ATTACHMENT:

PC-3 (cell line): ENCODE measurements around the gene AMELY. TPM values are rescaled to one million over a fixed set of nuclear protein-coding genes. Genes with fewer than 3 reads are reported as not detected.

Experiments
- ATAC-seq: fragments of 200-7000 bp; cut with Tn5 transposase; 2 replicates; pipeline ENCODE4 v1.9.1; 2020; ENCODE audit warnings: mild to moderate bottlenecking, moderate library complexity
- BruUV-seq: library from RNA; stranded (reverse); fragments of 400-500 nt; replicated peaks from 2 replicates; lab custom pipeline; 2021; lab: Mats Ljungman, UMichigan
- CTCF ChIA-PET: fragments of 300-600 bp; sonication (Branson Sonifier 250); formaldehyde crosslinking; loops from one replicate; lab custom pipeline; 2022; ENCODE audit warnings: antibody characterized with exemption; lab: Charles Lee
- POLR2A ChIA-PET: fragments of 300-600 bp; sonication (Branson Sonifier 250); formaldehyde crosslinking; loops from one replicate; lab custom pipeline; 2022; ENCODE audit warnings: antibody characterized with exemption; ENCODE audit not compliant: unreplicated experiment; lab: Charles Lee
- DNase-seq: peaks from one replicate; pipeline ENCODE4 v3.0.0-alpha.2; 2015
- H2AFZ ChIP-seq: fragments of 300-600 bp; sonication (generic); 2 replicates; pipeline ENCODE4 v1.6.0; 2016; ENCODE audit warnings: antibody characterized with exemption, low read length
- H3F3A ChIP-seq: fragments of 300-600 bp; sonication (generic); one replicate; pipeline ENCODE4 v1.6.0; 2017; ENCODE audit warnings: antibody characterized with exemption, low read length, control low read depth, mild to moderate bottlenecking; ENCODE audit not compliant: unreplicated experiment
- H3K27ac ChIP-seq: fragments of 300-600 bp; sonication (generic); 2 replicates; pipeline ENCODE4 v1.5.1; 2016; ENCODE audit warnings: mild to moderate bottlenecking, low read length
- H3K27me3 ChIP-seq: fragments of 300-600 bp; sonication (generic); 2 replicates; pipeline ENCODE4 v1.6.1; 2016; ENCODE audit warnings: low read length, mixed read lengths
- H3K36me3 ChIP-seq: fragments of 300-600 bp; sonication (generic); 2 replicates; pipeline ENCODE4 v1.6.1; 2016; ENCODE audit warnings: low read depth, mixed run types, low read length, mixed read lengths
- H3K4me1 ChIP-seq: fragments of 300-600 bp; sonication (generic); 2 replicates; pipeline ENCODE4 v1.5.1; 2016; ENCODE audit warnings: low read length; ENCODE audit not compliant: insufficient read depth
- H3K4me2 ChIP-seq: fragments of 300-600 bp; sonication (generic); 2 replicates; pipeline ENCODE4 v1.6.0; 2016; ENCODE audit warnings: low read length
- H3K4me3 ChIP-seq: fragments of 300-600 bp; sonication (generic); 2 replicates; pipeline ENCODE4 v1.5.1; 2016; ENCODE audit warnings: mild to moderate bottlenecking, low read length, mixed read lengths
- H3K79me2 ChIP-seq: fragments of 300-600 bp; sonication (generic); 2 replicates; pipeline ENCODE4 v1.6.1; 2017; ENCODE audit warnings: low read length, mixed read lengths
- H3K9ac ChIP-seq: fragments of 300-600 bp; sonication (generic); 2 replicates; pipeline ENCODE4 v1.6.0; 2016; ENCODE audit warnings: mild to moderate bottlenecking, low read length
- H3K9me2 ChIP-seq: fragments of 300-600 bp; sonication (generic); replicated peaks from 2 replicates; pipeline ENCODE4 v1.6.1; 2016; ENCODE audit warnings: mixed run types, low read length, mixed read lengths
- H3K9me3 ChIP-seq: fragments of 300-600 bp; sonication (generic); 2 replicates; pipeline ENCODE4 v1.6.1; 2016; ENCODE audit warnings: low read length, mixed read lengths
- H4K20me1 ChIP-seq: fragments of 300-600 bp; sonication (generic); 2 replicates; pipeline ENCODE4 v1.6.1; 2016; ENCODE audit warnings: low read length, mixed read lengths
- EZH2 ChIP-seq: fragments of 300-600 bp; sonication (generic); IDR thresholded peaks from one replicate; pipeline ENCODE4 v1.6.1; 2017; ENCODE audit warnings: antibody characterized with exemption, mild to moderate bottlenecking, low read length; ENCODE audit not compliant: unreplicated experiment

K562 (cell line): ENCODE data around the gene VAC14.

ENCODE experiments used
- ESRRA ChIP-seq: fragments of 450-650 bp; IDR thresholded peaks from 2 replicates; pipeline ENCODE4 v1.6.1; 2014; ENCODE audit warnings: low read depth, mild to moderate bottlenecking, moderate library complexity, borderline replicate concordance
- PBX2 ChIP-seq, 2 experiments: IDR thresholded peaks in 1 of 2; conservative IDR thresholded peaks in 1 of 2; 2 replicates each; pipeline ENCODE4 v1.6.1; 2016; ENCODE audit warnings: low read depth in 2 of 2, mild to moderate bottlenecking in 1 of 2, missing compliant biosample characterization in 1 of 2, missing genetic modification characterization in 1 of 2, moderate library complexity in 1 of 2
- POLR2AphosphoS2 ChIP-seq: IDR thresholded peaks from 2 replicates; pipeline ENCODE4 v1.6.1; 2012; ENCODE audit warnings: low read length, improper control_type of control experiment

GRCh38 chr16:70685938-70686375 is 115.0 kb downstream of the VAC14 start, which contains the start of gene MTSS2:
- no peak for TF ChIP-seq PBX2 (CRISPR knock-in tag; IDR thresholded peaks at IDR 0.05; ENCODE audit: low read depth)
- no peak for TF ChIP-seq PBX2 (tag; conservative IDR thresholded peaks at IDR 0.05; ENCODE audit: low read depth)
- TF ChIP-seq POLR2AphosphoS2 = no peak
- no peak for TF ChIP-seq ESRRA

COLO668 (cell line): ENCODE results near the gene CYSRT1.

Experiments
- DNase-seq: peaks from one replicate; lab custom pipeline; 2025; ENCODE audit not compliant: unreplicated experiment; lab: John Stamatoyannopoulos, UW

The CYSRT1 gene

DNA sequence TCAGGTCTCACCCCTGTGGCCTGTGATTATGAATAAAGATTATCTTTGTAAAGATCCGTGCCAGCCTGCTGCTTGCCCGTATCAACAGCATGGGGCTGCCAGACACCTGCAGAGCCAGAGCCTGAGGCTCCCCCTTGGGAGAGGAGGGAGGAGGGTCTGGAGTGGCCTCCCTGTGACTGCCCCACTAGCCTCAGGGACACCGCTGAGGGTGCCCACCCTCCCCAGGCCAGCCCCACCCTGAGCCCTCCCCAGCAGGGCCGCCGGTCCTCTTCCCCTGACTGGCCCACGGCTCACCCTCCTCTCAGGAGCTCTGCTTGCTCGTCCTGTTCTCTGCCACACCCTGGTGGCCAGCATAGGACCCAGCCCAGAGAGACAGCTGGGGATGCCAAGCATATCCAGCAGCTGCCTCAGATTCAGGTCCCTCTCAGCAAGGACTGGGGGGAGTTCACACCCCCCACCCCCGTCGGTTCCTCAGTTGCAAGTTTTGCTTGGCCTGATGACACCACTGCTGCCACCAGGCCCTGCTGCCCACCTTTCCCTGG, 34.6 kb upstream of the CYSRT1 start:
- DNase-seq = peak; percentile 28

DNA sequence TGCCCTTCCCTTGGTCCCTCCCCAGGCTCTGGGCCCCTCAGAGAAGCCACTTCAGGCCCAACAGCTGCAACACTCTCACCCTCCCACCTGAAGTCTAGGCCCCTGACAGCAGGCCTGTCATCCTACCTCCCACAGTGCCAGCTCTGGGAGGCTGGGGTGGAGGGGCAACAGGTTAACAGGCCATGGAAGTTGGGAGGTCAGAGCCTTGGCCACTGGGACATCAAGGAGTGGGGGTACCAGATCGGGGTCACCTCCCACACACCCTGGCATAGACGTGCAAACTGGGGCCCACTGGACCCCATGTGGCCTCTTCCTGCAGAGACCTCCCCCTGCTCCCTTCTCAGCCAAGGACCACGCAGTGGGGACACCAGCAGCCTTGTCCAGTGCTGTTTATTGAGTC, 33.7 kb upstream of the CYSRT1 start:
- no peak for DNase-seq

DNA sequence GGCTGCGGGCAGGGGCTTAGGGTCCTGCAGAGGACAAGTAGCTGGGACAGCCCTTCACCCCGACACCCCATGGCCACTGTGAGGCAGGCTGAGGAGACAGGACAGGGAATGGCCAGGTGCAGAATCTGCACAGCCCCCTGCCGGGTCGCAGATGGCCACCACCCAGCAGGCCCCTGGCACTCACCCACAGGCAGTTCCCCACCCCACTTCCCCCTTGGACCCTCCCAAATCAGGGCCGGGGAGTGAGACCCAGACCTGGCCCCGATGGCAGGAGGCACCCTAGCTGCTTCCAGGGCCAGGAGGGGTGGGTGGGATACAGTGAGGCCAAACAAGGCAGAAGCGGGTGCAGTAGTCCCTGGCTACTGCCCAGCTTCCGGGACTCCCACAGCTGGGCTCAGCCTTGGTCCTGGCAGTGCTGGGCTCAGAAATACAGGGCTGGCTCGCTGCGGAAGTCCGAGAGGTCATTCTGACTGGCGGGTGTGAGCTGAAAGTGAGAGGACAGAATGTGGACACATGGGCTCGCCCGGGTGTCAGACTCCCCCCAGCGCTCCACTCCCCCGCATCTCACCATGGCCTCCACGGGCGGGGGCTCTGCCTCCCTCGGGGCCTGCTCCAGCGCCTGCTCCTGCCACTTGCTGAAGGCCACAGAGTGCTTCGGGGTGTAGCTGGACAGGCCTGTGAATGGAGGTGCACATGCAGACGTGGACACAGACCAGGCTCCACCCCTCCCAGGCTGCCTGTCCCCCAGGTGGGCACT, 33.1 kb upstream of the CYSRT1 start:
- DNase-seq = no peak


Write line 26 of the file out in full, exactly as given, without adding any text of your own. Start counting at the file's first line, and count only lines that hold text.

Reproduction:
- POLR2AphosphoS2 ChIP-seq: IDR thresholded peaks from 2 replicates; pipeline ENCODE4 v1.6.1; 2012; ENCODE audit warnings: low read length, improper control_type of control experiment